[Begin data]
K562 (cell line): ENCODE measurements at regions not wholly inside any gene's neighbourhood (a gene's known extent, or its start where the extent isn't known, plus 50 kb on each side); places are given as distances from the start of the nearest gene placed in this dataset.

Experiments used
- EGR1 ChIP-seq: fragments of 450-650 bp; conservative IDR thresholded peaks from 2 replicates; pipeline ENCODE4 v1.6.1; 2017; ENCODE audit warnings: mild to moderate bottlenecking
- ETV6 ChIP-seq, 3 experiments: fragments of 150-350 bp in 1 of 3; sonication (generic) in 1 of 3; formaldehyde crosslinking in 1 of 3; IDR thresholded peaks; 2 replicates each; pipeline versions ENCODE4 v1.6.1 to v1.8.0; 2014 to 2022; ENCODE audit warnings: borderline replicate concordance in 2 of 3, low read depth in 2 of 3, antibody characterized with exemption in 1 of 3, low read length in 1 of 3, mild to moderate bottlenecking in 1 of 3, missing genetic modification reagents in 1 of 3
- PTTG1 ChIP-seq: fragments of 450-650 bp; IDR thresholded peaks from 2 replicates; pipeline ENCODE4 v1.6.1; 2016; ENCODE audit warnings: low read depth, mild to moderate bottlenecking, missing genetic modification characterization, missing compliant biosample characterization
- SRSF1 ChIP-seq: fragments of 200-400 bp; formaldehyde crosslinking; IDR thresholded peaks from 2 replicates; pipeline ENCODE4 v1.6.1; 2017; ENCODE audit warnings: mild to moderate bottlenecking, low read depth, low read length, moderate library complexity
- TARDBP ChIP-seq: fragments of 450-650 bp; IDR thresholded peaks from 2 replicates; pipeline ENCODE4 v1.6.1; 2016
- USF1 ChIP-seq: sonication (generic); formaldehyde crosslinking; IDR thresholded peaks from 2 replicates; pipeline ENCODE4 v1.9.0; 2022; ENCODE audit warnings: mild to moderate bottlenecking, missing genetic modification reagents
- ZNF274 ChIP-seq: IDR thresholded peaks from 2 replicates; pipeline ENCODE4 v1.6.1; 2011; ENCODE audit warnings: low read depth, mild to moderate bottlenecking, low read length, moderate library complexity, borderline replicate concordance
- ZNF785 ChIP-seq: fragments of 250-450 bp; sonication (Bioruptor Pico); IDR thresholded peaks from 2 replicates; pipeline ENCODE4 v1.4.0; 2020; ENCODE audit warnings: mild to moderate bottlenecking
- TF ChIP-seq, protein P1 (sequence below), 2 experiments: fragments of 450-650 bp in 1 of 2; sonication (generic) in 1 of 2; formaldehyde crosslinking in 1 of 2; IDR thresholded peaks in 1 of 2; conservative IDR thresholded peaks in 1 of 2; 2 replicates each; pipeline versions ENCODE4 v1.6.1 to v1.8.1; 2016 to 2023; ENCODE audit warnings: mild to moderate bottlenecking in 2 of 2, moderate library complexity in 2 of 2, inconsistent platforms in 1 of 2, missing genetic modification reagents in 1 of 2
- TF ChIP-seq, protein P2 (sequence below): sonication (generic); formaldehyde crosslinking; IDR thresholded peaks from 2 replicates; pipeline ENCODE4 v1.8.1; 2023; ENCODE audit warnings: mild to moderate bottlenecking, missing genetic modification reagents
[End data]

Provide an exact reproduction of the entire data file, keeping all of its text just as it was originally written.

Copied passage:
K562 (cell line): ENCODE measurements at regions not wholly inside any gene's neighbourhood (a gene's known extent, or its start where the extent isn't known, plus 50 kb on each side); places are given as distances from the start of the nearest gene placed in this dataset.

Experiments used
- EGR1 ChIP-seq: fragments of 450-650 bp; conservative IDR thresholded peaks from 2 replicates; pipeline ENCODE4 v1.6.1; 2017; ENCODE audit warnings: mild to moderate bottlenecking
- ETV6 ChIP-seq, 3 experiments: fragments of 150-350 bp in 1 of 3; sonication (generic) in 1 of 3; formaldehyde crosslinking in 1 of 3; IDR thresholded peaks; 2 replicates each; pipeline versions ENCODE4 v1.6.1 to v1.8.0; 2014 to 2022; ENCODE audit warnings: borderline replicate concordance in 2 of 3, low read depth in 2 of 3, antibody characterized with exemption in 1 of 3, low read length in 1 of 3, mild to moderate bottlenecking in 1 of 3, missing genetic modification reagents in 1 of 3
- PTTG1 ChIP-seq: fragments of 450-650 bp; IDR thresholded peaks from 2 replicates; pipeline ENCODE4 v1.6.1; 2016; ENCODE audit warnings: low read depth, mild to moderate bottlenecking, missing genetic modification characterization, missing compliant biosample characterization
- SRSF1 ChIP-seq: fragments of 200-400 bp; formaldehyde crosslinking; IDR thresholded peaks from 2 replicates; pipeline ENCODE4 v1.6.1; 2017; ENCODE audit warnings: mild to moderate bottlenecking, low read depth, low read length, moderate library complexity
- TARDBP ChIP-seq: fragments of 450-650 bp; IDR thresholded peaks from 2 replicates; pipeline ENCODE4 v1.6.1; 2016
- USF1 ChIP-seq: sonication (generic); formaldehyde crosslinking; IDR thresholded peaks from 2 replicates; pipeline ENCODE4 v1.9.0; 2022; ENCODE audit warnings: mild to moderate bottlenecking, missing genetic modification reagents
- ZNF274 ChIP-seq: IDR thresholded peaks from 2 replicates; pipeline ENCODE4 v1.6.1; 2011; ENCODE audit warnings: low read depth, mild to moderate bottlenecking, low read length, moderate library complexity, borderline replicate concordance
- ZNF785 ChIP-seq: fragments of 250-450 bp; sonication (Bioruptor Pico); IDR thresholded peaks from 2 replicates; pipeline ENCODE4 v1.4.0; 2020; ENCODE audit warnings: mild to moderate bottlenecking
- TF ChIP-seq, protein P1 (sequence below), 2 experiments: fragments of 450-650 bp in 1 of 2; sonication (generic) in 1 of 2; formaldehyde crosslinking in 1 of 2; IDR thresholded peaks in 1 of 2; conservative IDR thresholded peaks in 1 of 2; 2 replicates each; pipeline versions ENCODE4 v1.6.1 to v1.8.1; 2016 to 2023; ENCODE audit warnings: mild to moderate bottlenecking in 2 of 2, moderate library complexity in 2 of 2, inconsistent platforms in 1 of 2, missing genetic modification reagents in 1 of 2
- TF ChIP-seq, protein P2 (sequence below): sonication (generic); formaldehyde crosslinking; IDR thresholded peaks from 2 replicates; pipeline ENCODE4 v1.8.1; 2023; ENCODE audit warnings: mild to moderate bottlenecking, missing genetic modification reagents